Wednesday, September 28, 2005

Yesterday I realized that I didn't know how Handsome Willy's weathered Rita, so I wanted to go out to check on it and grab some things like the remaining AG t-shirts, the leftover issues of IMBIBE, and a basket of albums AG reviewers had yet to get to.

The area around Willy's was much less active than it was the last time we were there, and Michelle and I weren't stopped once we got across the Mississippi River Bridge. When we pulled up to Willy's I realized I'd taken Michelle's keys instead of mine, so I didn't have my key to the office. I remembered that the door on the roof was blown wide open by Katrina, so I just hopped on the ice machine and walked in.

When I was nearly done grabbing everything Jarret and Justin, two of the three owners of Willy's, showed up, and it was good to see those guys again. It's nice to see a N.O. business not even sweat what's going on. Their landlord is either going to renovate their building or demolish it and rebuild, but either way there will be a Handsome Willy's again. They say that if they have to cut grass until the building is ready and they can reopen the restaurant then that's what they'll do. They're solid guys and I'm glad we partnered AG with them.

After leaving Willy's I wanted to check out Crescent City Comics. CCC has been the shop I've gone to since 1996, when the comic shop I went to as a kid closed up. I've grown pretty close to all the guys who work, and worked, there, and Les, the owner, let me work my first comic convention in 2000. I worked a total of five with those guys, and they were all great experiences I wouldn't have had otherwise.

The shop is near the lakefront and right by the University of New Orleans. The entire area had floodwater, up to ten feet. Driving down Elysian Fields was like driving into our neighborhood in Mid-City, with the abandoned houses, the waterlines, the dead lawns and the smell of floodwater and mold.

It's still amazing to me that boats are randomly plunked down on the side of the roads.

This is the front of the shop. It's in a small strip, above the dry cleaner, with a nail salon and a place that puts logos on stuff. Since the shop's on the second floor it didn't get water, though it was close. You may not be able to see the waterline, but it's a third of the way up the pane of glass above the door.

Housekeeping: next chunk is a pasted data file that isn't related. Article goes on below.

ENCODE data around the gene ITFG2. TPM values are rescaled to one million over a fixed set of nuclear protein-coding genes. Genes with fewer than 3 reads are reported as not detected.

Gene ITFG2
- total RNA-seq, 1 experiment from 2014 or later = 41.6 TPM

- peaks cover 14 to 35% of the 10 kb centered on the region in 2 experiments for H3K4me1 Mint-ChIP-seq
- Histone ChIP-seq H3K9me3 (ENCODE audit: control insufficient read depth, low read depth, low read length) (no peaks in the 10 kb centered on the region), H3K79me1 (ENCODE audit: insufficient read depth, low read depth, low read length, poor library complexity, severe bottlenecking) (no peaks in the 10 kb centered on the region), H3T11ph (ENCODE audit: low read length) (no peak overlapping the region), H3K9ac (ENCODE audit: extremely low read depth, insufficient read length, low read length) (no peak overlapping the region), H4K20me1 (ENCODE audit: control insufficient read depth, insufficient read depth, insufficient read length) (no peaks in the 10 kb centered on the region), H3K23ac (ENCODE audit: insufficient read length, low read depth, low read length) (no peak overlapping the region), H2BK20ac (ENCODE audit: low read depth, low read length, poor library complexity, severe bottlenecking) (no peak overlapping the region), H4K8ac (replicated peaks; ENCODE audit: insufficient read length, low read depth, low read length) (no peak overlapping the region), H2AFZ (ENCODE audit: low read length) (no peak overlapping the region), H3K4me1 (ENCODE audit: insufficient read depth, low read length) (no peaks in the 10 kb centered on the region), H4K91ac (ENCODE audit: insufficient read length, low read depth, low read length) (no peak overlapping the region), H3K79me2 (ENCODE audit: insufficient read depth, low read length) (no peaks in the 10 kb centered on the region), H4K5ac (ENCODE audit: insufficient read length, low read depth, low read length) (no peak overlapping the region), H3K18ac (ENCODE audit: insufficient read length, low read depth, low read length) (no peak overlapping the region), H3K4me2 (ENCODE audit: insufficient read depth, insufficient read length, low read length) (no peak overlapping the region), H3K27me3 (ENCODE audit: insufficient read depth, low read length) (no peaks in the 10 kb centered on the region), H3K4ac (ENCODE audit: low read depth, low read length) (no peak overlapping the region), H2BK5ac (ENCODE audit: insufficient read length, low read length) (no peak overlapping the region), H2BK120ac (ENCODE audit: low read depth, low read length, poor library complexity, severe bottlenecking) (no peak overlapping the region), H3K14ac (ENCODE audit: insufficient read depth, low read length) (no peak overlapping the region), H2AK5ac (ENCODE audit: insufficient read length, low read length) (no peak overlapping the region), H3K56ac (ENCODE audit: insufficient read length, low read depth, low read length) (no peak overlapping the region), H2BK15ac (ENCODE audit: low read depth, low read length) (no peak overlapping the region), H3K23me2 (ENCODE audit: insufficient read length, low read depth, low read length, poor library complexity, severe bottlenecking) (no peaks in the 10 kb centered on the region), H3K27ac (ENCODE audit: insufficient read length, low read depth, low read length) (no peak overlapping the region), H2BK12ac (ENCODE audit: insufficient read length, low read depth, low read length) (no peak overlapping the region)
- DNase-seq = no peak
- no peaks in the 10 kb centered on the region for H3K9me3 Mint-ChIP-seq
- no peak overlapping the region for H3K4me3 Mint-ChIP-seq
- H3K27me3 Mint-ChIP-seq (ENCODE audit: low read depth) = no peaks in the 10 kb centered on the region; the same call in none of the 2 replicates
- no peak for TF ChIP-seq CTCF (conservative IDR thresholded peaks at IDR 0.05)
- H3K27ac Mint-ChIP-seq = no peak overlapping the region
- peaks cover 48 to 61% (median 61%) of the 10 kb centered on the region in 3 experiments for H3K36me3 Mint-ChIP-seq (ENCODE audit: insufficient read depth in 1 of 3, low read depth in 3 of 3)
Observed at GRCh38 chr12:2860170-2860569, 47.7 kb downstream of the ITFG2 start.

The dry cleaner, even though they'd boarded up, had their windows blown out, from water pressure inside, I guess.

When we walked up to the shop I first thought someone had broken in because the window next to the door was busted and a ladder and some pieces of wood had been laid on the stairway. It turns that's just where the water dropped them. Since the window was busted we climbed in and went up the stairs.

This is one photo from the inside of the shop.

Probably about 50% of it will be salvageable. Parts of the roof fell in and water seeped in along the perimeter of the shop, ruining the racks of new comics. Most of the back issues were okay, along with most of the trades. It was dark inside and the batteries in my camera were low so I couldn't use the flash continuously.

I called Les to give him updates and looked for a few things he wanted. He'll probably pick me up today so I can help board up the shop.

I can't imagine anything in that immediate area that's on the first floor being usable in the forseeable future. The grocery store across the street from the shop looked completely flooded out, other shops were destroyed. I know people who lived near there too, and the water only got deeper the further you went into the neighborhoods. I know how bad my place looked with less than six feet of water in it. I don't even want to imagine what houses look like with the water over the doors.

Today I'm going into TwiRoPa to help someone take their equipment out, so I'll have pictures of that later today.
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